‘Uyaxoka mfazi! You are lying for the sake of it, out of sheer spiteful boredom, just to make a fool out of me,’ he said biting his lower lip in mild fury. ‘Supposing one of us did die, what benefit would come to the other selfish enough to take the cure? If I am so disgusting, why don’t you leave?’ he continued, skeptically cocking his head, his eyes betraying the first glint of fear she had ever seen in them. ‘Is this some morbid joke?’
‘I’m not lying,’ she said, looking at him with all the earnest conviction she could conjure. Her hand worked into and out of her apron pocket. She held the small bottle and placed it on the table square in front of him as if to refute his suspicions. ‘You don’t have much time to make your decision, I’m afraid. An hour at most, they said.’
‘Thixo wam! Why are you doing this? I have no money to leave you. This is insanity! And what of your son, would you have him grow up without a father … Or a mother?’ He asked in utter seriousness.
Nomafa leaned back into her chair, weighing up his words.
‘You treat me—our marriage, this family, as if it’s all an inconvenience. You are satisfied to accept a wife and a son to bear your name as a shelter for your pride but you don’t live in it. I cannot hold up this loveless shelter for you, I cannot share you with all the others … I would rather die!’ She paused for an instant, shrugged her shoulders in contempt and continued. ‘As I said, the choice is yours.’
A terrible silence followed. Tension coiling up inside him, Sizwe sat still, gazing at the bottle, then at her empty look of tired disinterest. She could see that she had successfully disturbed him. He shifted in his chair and then emptied the glass of beer down his throat in one swift movement. And then finally he grabbed the bottle, raised it to his nose, sniffed at it with curious circumspection.
‘Let me understand you clearly,’ he said at last, holding the bottle up to his face. ‘You say I must decide who between us drinks this and lives. If I drink it I live and raise our son. And if you drink it, I die. Am I right?’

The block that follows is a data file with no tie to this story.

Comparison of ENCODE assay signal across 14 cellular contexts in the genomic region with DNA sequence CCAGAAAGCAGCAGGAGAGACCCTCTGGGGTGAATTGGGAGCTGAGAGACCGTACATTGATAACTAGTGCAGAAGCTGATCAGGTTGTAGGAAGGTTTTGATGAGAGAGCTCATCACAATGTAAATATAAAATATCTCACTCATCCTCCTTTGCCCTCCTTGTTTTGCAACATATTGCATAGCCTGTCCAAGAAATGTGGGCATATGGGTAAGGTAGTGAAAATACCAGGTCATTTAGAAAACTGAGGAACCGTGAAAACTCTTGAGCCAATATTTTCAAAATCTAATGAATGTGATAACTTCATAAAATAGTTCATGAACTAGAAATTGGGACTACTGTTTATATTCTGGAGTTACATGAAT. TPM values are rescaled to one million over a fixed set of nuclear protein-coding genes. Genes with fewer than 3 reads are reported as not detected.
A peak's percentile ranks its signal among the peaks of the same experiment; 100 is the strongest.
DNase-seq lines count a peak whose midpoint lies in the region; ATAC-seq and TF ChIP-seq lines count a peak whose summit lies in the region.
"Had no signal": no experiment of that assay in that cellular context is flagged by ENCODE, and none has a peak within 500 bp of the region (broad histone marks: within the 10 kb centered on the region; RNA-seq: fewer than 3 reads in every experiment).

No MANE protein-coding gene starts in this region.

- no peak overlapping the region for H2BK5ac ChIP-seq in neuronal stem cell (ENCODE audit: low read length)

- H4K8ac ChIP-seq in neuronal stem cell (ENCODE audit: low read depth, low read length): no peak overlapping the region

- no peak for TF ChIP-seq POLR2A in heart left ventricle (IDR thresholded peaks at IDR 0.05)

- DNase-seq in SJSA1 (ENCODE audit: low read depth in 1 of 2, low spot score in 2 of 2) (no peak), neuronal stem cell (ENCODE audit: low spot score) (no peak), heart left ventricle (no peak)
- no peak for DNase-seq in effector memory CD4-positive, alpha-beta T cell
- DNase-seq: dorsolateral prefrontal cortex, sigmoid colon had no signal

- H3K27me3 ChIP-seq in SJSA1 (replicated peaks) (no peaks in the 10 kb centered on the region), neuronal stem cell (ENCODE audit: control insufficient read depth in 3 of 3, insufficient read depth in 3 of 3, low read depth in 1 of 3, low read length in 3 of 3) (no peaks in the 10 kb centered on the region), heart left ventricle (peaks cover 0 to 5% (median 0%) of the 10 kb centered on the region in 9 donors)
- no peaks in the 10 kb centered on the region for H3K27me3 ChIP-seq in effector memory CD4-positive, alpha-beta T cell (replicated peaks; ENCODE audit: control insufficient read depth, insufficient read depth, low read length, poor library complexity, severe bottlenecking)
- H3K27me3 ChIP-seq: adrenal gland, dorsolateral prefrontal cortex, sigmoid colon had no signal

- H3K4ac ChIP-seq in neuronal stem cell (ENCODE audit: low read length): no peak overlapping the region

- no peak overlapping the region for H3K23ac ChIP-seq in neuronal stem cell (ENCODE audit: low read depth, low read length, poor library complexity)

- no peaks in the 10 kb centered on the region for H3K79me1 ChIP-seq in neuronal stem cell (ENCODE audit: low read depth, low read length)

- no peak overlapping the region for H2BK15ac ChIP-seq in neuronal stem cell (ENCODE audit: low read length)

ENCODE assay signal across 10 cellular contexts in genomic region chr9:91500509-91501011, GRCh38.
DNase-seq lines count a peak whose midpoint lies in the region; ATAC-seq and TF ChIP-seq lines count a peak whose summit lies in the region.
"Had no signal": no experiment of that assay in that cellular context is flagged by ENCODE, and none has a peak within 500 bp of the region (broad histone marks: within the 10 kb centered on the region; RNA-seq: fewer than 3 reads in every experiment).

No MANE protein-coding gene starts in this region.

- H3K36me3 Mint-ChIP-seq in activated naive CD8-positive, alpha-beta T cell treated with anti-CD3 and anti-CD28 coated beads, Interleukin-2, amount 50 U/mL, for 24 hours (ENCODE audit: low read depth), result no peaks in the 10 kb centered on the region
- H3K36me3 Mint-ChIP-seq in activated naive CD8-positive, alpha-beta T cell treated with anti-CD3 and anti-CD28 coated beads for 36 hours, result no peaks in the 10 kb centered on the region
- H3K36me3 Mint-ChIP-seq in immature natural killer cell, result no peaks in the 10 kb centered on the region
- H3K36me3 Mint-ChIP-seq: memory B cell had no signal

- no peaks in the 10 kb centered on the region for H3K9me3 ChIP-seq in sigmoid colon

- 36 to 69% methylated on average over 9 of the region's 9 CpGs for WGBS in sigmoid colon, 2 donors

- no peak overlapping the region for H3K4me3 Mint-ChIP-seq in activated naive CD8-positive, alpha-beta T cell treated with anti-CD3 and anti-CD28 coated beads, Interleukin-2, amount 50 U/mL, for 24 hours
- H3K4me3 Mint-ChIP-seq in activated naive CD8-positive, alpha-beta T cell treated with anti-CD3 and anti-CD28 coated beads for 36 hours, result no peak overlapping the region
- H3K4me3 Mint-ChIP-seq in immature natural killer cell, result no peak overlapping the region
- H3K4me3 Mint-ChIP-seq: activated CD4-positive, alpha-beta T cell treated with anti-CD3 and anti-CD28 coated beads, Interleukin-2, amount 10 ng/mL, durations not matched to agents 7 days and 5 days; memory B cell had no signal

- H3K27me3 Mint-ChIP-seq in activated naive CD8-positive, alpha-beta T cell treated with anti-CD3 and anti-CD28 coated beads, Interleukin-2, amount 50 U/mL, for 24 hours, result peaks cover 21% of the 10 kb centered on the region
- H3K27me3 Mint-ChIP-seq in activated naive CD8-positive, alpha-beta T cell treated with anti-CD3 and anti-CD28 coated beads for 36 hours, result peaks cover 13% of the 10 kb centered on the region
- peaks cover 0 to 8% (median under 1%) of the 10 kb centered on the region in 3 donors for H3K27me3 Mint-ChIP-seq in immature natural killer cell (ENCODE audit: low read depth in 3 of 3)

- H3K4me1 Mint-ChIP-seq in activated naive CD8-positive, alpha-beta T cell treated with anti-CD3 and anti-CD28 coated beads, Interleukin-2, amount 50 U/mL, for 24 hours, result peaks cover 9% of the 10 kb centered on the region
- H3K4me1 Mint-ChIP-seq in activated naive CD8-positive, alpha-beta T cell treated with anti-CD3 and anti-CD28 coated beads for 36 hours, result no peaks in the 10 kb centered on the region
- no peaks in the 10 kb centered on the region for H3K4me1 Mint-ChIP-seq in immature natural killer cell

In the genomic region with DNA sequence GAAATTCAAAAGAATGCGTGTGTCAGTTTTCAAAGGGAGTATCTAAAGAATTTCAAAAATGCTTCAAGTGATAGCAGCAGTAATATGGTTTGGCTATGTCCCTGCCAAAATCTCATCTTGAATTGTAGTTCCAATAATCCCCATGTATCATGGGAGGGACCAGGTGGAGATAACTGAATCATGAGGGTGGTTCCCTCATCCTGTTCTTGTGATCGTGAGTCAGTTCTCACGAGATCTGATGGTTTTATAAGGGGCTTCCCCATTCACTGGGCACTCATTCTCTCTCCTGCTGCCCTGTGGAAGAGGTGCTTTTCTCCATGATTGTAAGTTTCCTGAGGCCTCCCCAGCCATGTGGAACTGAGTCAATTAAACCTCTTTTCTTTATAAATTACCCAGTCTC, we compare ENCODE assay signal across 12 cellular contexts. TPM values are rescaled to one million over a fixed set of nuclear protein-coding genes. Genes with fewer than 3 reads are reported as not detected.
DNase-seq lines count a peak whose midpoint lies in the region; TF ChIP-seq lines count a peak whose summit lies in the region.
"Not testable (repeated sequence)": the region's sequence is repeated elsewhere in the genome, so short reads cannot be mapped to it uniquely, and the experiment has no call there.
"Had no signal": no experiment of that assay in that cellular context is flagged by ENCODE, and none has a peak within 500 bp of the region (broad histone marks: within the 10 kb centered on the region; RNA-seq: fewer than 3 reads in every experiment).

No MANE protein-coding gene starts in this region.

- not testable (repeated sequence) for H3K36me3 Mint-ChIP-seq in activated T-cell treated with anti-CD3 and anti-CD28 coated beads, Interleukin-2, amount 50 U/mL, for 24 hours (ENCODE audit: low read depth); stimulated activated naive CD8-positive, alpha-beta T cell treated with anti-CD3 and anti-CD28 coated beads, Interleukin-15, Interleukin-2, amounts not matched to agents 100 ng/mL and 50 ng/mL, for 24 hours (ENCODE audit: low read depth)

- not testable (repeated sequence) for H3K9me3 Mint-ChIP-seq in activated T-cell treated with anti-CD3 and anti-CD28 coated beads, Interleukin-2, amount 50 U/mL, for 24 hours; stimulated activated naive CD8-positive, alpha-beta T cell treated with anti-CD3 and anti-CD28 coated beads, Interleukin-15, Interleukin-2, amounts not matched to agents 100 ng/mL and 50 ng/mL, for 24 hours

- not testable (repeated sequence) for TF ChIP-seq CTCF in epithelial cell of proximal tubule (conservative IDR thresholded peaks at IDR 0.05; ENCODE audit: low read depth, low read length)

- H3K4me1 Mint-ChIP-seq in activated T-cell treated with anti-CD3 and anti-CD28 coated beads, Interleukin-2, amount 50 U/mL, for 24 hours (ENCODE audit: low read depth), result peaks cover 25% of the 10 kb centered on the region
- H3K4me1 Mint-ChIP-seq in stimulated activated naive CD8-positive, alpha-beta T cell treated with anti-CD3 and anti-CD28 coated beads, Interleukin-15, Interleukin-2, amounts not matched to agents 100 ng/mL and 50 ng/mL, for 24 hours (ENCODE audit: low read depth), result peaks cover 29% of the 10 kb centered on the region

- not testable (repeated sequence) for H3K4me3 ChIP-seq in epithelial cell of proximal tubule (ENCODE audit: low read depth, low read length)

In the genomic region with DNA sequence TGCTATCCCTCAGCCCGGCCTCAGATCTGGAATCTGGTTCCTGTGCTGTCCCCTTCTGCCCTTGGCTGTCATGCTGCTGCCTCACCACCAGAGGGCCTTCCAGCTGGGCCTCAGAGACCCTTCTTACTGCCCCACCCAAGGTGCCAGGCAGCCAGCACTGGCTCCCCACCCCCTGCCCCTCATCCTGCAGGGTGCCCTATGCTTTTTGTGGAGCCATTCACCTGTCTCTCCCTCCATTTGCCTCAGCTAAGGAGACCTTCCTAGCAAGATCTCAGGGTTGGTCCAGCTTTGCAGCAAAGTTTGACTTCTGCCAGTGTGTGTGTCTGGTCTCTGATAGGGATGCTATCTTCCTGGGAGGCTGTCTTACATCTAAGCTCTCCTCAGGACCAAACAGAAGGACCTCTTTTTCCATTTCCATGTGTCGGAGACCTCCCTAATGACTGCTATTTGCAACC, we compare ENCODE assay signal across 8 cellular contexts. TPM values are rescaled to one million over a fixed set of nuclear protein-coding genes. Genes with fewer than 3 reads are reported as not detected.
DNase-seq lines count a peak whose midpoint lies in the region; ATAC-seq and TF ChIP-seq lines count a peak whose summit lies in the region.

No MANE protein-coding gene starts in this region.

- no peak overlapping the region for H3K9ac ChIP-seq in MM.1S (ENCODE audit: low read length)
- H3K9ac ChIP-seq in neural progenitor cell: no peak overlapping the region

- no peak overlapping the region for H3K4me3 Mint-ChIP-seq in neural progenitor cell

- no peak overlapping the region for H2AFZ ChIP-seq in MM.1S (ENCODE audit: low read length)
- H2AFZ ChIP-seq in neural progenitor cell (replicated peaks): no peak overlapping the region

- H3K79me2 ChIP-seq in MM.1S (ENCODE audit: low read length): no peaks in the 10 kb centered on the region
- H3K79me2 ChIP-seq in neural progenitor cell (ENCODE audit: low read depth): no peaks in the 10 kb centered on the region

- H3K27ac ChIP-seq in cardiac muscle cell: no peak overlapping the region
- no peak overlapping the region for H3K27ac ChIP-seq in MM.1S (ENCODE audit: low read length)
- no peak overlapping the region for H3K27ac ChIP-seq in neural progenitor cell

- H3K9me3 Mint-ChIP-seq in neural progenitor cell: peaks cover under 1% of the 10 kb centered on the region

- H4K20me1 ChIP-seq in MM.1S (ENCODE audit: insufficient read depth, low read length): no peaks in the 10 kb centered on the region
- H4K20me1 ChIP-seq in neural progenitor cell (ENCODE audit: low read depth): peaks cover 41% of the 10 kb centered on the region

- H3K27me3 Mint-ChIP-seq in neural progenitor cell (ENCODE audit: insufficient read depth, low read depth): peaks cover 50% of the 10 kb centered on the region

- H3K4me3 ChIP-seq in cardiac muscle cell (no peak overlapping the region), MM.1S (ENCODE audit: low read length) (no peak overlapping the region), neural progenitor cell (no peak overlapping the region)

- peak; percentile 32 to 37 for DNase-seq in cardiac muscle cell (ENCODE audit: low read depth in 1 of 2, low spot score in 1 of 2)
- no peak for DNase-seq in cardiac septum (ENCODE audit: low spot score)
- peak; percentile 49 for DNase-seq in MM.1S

‘Kunjalo kanye. But if you take too long to decide, we both die and the boy will have neither parent to raise him.’
Sizwe paused, a poisonous grin slowly curling from his lips revealing a sharp yellow canine. At that point, he shook the bottle vigorously, unscrewed the cap and without further pause effortlessly swallowed the oily contents. His face shrunk into a grimace from the bitterness and he shifted uneasily in his chair.
‘Sidenge ndini! Did you think I would let my life be stolen by your madness?’ Sizwe shouted before another scornful flourish of laughter left his twisted lips. ‘Before you die your woman’s death, listen to me. I married you with every intention to fulfill every just expectation toward you and I did not deceive you. There is no justice in death, no justice in dying for the sake of a woman’s madness, a woman who repays my love as if it were hatred! I am a man and when I die, I will die a man’s death! Rha! What kind of man would die willingly of poison?’
A gleam of outrage flashed briefly across Nomafa eyes. She thought to ask, ‘How do men die then?’ but before she could say anything an abrupt cry came from the bedroom; the commotion had woken the baby. Nomafa sat motionless, her eyes fastened onto the mocking smile still lingering on his face.
‘Whose responsibility is he now?’ she asked in a placid tone.
‘Tyhini le! You’re not dead yet and you are still his mother,’ he said reclining further in defiance, his expression unchanged, his breath however becoming faster.
‘My life lies in my own hands,’ she said, leaning forward to stand. ‘It always has.’
It wasn’t till she rose assuredly from her chair and walked unhurriedly toward the impatient wailing baby that he began to suspect that he had been tricked, although still not sure as to how or why. Something about her determined tranquility, the undisturbed air about her as she strode easily toward the bedroom door jolted Sizwe into a cold panic.
Just as Nomafa re-emerged from the bedroom gently cradling their son into her bosom, he stood up suddenly and stepped forward a pace, staring at her as though she had just struck him in the mouth. He stepped towards her again, now trembling and clutching at his stomach. He crashed violently onto the linoleum floor, his jaw clenched, stubbornly refusing to wince. He released a convulsive spasm of breath, his eyes fixed on his wife in frantic, demented shock. In full possession of her faculties, without the merest shaking, Nomafa walked over to him, baby on hip, and leaned over him, staring at her husband one last time, just as a grey veil closed over his eyes.
- Ntsika Gogwana was born in Mdantsane and educated at Unisa and the University of Fort Hare in Agricultural and Animal Sciences. He works as a Food and Beverage Chemistry Analyst and is interested in producing fiction that challenges normative gender and sexuality narratives. Follow him on Twitter.